Yesterday evening, (23rd September 2014), on a wet and trafficky night in Manchester, I went to an Open Data Manchester meetup at The Shed – Manchester Metropolitan University’s Digital Innovation Lab. I was late, because of the wet and the traffic. I was also, for reasons that will go unexplained, running to the event through Manchester in a fluorescent emergency jacket.
The event was a data journalism special, and brought together some of the leading practitioners and experts in the data and digital journalism fields.
Speaking were Francois Nel and Megan Knight from the School of Journalism and Media at the University of Central Lancashire; Paul Gallagher, Digital Innovations Editor at the Manchester Evening News; Aidan McGuire of ScraperWiki; and David Ottewell, Head of the Data Journalism Team for the Regions at the Trinity Mirror Media Group (basically the big regional newspapers, like the Manchester Evening News, and the Liverpool Echo).
Megan Knight and Francois Nel were first up, talking about data journalism around the globe, why data journalism matters, and that the only way to get better at data journalism is to keep doing it.
Very good questions were asked of the pair, one about checking the accuracy of data, one around business models, and a very interesting question, about what the career options are for prospective data journalists, given that news sites, such as the Guardian Datablog, do not pay for content. This, in particular, got me thinking. More on this later…
Next up was Paul Gallagher, of the Manchester Evening News, who spoke of the ways that digital is changing newsrooms, with live-blogging, social media, and other technologies.
A fine example he gave was that the fire at Manchester Dogs Home was live-blogged, a freelance drone operator was commissioned to take aerial photographs of the scene, and the MEN set up a Just Giving page, which had reached over £1 million of donations before the newspaper went to print.
Aidan McGuire of ScraperWiki then revealed some new tools that ScraperWiki had been developing to support data journalists – for both obtaining data, and working with data.
Finally – David Ottewell, Head of Data Journalism at Trinity Mirror spoke about data journalism in practice.
He ran through an incredible number of examples of the sorts of work that his team do. From a World War One soldier search tool , to ‘Real Schools Guide‘ (which, incidentally, caused a flurry of activity in this Local Authority).
What really struck me, though, were the parallels between David’s team, and the Innovation and Intelligence Lab here in Trafford. We are both made up of a collection of analyst-types (Data owners/analysts in Trafford, data journalists in Trinity Mirror), a coder, and David has a graphic designer, which I want, and am currently trying to demonstrate a need for.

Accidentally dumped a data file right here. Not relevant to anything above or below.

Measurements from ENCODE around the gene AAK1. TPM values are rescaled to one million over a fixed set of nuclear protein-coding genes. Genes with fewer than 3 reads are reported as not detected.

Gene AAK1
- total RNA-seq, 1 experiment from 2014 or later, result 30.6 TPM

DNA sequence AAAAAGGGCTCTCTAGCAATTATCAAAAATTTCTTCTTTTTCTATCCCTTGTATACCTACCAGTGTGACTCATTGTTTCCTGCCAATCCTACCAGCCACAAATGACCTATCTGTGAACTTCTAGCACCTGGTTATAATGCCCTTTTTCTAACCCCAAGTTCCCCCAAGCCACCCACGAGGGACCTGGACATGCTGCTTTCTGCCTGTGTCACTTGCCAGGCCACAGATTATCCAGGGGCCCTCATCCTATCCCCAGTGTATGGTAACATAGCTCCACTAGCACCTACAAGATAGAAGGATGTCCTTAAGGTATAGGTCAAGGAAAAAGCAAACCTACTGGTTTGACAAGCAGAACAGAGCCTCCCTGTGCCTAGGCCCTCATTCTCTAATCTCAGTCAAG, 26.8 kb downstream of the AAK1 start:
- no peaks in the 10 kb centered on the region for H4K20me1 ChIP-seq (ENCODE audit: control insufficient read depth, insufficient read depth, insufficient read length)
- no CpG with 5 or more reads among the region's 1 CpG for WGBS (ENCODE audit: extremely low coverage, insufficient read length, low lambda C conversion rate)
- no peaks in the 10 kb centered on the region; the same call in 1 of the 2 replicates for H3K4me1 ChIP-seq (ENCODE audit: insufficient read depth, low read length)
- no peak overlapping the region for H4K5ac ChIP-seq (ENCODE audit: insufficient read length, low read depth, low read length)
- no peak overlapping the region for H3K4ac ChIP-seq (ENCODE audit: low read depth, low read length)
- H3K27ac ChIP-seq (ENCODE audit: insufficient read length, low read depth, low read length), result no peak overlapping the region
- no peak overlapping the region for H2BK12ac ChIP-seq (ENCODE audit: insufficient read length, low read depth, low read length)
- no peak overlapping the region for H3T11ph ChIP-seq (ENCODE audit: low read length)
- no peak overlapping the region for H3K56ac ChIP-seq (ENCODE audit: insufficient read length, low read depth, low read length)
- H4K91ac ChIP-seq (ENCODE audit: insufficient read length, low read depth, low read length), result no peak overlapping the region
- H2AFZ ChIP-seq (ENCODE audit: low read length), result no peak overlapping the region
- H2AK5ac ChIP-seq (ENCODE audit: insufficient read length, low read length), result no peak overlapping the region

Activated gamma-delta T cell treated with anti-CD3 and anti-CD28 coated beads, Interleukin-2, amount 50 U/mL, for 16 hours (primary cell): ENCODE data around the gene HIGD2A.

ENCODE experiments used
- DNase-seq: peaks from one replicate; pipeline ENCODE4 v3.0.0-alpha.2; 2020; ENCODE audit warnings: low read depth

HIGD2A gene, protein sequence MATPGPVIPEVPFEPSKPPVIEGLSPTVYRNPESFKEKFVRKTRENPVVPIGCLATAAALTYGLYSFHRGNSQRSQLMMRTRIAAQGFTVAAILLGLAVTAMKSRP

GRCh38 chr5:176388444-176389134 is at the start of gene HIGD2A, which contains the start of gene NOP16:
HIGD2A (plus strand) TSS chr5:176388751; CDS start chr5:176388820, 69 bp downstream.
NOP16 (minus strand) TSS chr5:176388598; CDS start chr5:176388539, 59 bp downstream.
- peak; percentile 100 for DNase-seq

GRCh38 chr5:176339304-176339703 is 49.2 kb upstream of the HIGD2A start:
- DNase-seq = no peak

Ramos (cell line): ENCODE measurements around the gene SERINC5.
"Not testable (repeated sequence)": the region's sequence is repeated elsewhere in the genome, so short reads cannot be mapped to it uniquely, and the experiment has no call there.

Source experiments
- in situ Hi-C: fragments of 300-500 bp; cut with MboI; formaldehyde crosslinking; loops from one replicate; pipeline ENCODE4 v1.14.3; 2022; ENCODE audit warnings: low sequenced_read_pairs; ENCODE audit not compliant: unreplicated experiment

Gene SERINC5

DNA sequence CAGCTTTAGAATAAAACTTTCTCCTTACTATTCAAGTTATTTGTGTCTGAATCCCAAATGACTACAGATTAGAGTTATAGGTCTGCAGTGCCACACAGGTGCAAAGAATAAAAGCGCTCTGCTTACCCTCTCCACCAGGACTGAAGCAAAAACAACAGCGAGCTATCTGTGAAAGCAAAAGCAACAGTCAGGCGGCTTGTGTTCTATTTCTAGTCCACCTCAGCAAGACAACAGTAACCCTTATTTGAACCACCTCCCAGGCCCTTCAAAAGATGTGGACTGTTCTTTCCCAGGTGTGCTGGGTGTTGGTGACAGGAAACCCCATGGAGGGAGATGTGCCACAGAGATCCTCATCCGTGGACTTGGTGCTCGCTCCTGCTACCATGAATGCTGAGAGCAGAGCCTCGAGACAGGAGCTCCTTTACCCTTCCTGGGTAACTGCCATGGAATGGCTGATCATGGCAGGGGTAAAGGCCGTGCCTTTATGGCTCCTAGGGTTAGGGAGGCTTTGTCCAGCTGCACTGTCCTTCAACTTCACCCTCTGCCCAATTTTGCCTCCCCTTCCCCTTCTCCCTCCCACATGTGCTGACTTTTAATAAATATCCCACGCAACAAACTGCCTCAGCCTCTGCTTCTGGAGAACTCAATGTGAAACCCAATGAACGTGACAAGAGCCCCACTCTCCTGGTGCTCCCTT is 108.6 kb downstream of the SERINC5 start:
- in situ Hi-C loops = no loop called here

The outputs are similar as well, in that we are both trying to use data to tell stories. The eventual outcomes are slightly different, though. David and his team are primarily trying to engage with the public, and while we also need to engage with public, we are also trying to use the data that we have to reduce demand on our services, redesign those services, or attract investment into Trafford.
This is where I think we need to get better. We are very good at interpreting, analysing and visualising data, but I suspect that the stuff we come up with could be delivered to the public, service leads, political leaders etc in story form, and it would be much more compelling.
Which goes back to the question asked of the University lecturers – what career paths are there for data journalism students? I would really like a trained data journalist to work out of my Innovation and Intelligence Lab. I think all organisations that hold and use data could do with someone trained / skilled in data journalism to help make sense of it all, especially in the public sector. These people could take on the role of writing good news stories for comms teams to push out on Councils’ blogs. They could turn lots and lots of data and information into properly-readable articles for service leads about the services they are responsible for, and could offer a new way to gain and use customer insight.
This might be something of a hard-sell to those who approve the creation of new posts, particularly with finances the way they are. So for now, my immediate take-away from the Open Data Manchester event is that I will encourage all staff in The Lab to do the free online Doing Journalism with Data Course, which will at least ensure everyone is at the same level in terms of understanding tools and techniques.